I was born in the beautiful city of Monrovia, Liberia. In my earliest memories as a child, the city was very peaceful. But then war broke out, and we eventually lost everything we had: peace, happiness, family members, communication, and our home.
"I envision a Liberia where the young people have a fighting chance, like every other young person in a developed country. A chance to dream big and a chance to achieve their dreams, however insurmountable they may seem."
More Than Me, an education and girls' empowerment non-profit, is gaining notoriety through its guerilla-style marketing, inspiring hundreds of people to write "I am Abigail" on their foreheads and posting the photos on Facebook.
The Liberian constitution makes it mandatory for citizens of Liberia to be black of African descent. I am one of many white children born in Liberia to non-African parents and denied nationality and citizenship rights due to the color of my skin and my roots.
Driving north for an hour from the city of Liberia in Costa Rica, past skinny cows in postcard-green meadows, one wonders if civilization is ever going to reemerge, and then the taxi driver slams on his brakes.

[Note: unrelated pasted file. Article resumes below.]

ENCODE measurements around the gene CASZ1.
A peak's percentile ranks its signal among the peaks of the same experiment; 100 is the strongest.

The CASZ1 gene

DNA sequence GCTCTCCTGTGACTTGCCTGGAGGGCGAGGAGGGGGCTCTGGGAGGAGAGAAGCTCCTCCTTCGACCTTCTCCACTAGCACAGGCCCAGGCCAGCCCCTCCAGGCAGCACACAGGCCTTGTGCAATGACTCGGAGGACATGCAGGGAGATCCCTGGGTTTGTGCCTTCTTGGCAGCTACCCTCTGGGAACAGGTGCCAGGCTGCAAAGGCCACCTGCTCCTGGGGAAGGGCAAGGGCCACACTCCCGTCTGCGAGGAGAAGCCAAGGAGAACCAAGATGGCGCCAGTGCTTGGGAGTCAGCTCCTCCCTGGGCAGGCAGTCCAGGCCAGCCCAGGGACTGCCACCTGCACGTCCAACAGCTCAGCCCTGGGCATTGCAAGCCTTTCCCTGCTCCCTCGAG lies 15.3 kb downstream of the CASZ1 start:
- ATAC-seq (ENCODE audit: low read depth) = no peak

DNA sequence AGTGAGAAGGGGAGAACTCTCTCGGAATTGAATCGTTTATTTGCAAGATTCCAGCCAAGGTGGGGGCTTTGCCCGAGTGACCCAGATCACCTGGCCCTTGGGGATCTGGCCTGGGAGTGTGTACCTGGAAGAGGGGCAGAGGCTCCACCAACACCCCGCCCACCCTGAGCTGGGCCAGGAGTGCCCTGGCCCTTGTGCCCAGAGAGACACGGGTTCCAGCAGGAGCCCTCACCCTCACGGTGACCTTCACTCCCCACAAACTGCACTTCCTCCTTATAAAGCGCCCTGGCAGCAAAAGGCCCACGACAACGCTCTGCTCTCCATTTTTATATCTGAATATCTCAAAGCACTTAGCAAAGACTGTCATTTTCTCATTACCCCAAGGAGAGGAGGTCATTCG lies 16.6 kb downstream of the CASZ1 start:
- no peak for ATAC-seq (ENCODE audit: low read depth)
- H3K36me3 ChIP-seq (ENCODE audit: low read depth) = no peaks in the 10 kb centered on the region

Last month, during an eight-day study tour of Liberia, I discovered that shop names, posters, advertisements, and graffiti told the story of the place and its problems more graphically than any article or guidebook.
It's not a matter of spending more; nor is it a matter of either guns or butter. Shifting priorities and re-balancing our commitment of resources to meet new realities is not idealism. It's good strategy.
Who said sex and politics don't mix? Led by Leymah Gbowee, a young mother, Liberian women went on a sex strike to end the country's brutal civil war. They were successful: in 2003 warlords agreed to end the violence.
Rape, invisible and ubiquitous, is perceived as sexual and inevitable, and we tend to think of children and women as collaterally damaged during war. In truth, all over the world, girls and women are fully, bodily engaged in conflict.
I took more than a passing interest in the recent news that Charles Taylor had been convicted on 11 counts of war crimes and crimes against humanity by the Special Court for Sierra Leone, meeting in The Hague.